Music of the Baroque wraps season in varied, spirited fashion under Quigley

By John von Rhein, Chicago Classical Review
May 14, 2024

Music of the Baroque began life in 1971 as a professional choir performing Baroque choral music at Chicago-area churches prized for their architectural distinction and acoustical beauty.

So the final performance of the group’s 53rd season, Monday night at a first-time venue, Fourth Presbyterian Church in downtown Chicago, represented both a rounding of the circle and a tribute to its founder, director and longtime guiding light, Thomas Wikman, who last October.

Titled “Heaven and Earth,” the 2023-24 series finale enlisted the expert leadership of Patrick Dupre Quigley, founder and artistic director of the Miami-based choral ensemble Seraphic Fire, in his third guest appearance with MOB.

The sonic splendor of Fourth Presbyterian combined with the high-vaulted church’s ornate visual appeal to lend further distinction to an imaginative program of sacred and profane music that celebrated two great musical dramatists of the Baroque era, George Frideric Handel and Henry Purcell.

With his setting of Psalm 110, Dixit Dominus, the 22-year-old Handel gained the patronage of a number of wealthy Italian cardinals while studying in Rome. Undaunted by the task of setting a Latin text in Italian liturgical style for a Catholic Vespers service, the young German Protestant revealed not only his mastery of the style of an earlier generation of Italian sacred composers but an ability to far exceed them in sheer musical invention and bold expressivity. Dixit Dominus stands as one of the most vivid, substantial large-scale pieces of Latin church music of the early 18th century.

Quigley brought out its youthful full-bloodedness in a reading brimming with dramatic energy and harmonic surprises. He clearly knows the style inside and out and he managed to infuse the chamber choir (prepared by director Andrew Megill), chamber orchestra and chorus soloists with comparable commitment.

The church’s resonant acoustic can be tricky for choral groups to manage successfully, but MOB’s ensemble of 26 voices proved to be the right size for the sonic space: full yet clear, well-balanced, alert of rhythm, precise of pitch, fully engaged in the music and text, particularly in those sections evoking the wrath of God.

Fugal lines, notably those of the “Judicabit in nationibus” (He shall judge among nations) meshed like a finely engineered relay race. Even at the furious clip with which Quigley drove the “Gloria Patri, et Filio” chorus at the end, nary a hair was out of place.

Of the chorus soloists, Chelsea Lyons lofted her ample, velvety mezzo to exultant effect in “Virgam virtutis tuae,” while the soprano duet “De torrente in via bibet” brought a dulcet blending of voices from Katelyn Lee and Hannah Dixon McConnell. The orchestral contribution was of similar quality, save for an unfortunate early entrance by a lone string player in the opening section.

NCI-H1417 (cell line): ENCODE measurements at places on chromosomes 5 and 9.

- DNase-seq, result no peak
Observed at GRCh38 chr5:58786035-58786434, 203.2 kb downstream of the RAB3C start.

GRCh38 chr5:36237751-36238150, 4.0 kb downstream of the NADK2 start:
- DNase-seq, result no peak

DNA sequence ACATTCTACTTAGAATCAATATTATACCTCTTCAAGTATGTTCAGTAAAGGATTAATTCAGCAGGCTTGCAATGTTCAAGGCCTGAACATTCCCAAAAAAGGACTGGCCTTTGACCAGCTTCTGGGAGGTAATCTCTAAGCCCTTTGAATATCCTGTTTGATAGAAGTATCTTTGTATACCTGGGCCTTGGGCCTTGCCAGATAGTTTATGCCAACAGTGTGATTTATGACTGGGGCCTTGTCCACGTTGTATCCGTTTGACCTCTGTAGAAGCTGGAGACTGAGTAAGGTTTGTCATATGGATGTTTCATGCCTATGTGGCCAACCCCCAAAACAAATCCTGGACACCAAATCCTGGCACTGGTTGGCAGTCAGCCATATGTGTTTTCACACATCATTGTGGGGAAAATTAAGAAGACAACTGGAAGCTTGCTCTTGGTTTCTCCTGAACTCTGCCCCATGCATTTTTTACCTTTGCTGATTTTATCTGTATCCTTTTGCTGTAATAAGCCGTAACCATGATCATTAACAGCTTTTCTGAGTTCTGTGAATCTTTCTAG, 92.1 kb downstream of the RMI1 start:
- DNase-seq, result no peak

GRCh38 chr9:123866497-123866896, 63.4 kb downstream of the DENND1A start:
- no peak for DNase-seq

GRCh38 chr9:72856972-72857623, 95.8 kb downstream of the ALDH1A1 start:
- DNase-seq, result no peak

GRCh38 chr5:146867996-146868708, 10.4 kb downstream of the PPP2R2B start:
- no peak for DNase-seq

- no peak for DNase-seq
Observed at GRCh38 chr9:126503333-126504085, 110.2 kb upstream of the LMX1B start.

Fully staged performances of Purcell’s semi-operas—spoken dramas interspersed with musical scenes—are rare enough these days so that even excerpts, as Quigley presented here in the form of the Act 3 “Frost Scene” from King Arthur, are welcome reminders of the composer’s exceptional skill as a musical dramatist.

The scene is full of delightful strokes of Purcellian musical onomatopoeia, as witness the Cold Genius’ (bass Dominic German) mustering frozen syllables of John Dryden’s text through chattering teeth. Earlier we had the ingratiatingly plummy soprano of McConnell’s Cupid awakening that character from his icy slumber. An amusing touch in this semi-staging was having the Cold Genius and chorus members shedding their winter coats under the warming spell of love, to reveal summer shirts in Day-Glo colors underneath.

Then it was back to the heavenly heights for Gregorio Allegri’s greatest hit, his a-cappella setting of the psalm Miserere. The version performed in recent times is not really the plain and simple original but, rather, a conflation of later versions incorporating embellishments such as the high Cs for soprano voice that give the piece its ethereal effect.

Quigley and friends made the interior an integral part of the performance. The choir was divided between lofts on opposing sides of the nave, the cantorial bits were sung by chorus tenor Ryan Townsend Strand from the back of the church, and the church was darkened save for candlelight. Everything came together in an otherworldly glow of sound echoing in a sacred space.

Lest members of the fine MOB orchestra feel neglected, Quigley opened the concert with a crisply vivacious account of J.S. Bach’s First Orchestral Suite for strings, woodwinds and organ-harpsichord continuo (BWV 1066). The guest conductor saw to it that dance rhythms had proper lift and he paid particularly close attention to dynamic contrasts, thereby avoiding any hint of textural monotony. What’s more, his tempos all felt judicious, neither too brisk nor too slow, with prominent contributions from the excellent oboe pair and bassoon.